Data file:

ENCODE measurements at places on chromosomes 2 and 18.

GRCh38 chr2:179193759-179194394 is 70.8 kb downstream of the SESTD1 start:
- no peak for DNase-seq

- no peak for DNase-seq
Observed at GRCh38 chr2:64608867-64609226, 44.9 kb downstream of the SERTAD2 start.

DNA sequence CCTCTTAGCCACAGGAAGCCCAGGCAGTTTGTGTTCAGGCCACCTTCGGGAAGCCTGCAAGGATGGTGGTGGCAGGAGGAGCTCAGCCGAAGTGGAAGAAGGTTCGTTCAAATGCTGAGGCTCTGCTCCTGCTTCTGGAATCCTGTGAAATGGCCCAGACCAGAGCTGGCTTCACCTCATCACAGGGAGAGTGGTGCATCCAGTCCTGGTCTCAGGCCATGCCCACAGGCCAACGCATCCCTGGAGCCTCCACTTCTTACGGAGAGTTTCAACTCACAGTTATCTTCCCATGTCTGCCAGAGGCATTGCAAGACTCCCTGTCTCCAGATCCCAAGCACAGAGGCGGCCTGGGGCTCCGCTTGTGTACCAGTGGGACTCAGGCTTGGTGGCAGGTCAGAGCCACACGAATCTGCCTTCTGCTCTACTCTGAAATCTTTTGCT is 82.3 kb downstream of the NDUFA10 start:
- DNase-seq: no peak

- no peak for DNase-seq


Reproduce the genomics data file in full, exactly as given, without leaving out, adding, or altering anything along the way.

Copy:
ENCODE measurements at places on chromosomes 2 and 18.

GRCh38 chr2:179193759-179194394 is 70.8 kb downstream of the SESTD1 start:
- no peak for DNase-seq

- no peak for DNase-seq
Observed at GRCh38 chr2:64608867-64609226, 44.9 kb downstream of the SERTAD2 start.

DNA sequence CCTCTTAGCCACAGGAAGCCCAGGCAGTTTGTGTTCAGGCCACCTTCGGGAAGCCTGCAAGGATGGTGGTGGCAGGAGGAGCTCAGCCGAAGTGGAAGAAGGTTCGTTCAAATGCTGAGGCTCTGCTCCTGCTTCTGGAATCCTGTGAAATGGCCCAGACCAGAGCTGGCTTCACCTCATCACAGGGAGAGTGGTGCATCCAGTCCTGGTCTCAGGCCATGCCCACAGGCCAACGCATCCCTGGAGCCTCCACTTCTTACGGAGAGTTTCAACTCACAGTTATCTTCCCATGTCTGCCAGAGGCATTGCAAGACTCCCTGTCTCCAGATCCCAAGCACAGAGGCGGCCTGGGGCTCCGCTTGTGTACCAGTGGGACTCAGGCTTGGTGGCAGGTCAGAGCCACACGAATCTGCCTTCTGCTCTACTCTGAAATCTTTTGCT is 82.3 kb downstream of the NDUFA10 start:
- DNase-seq: no peak

- no peak for DNase-seq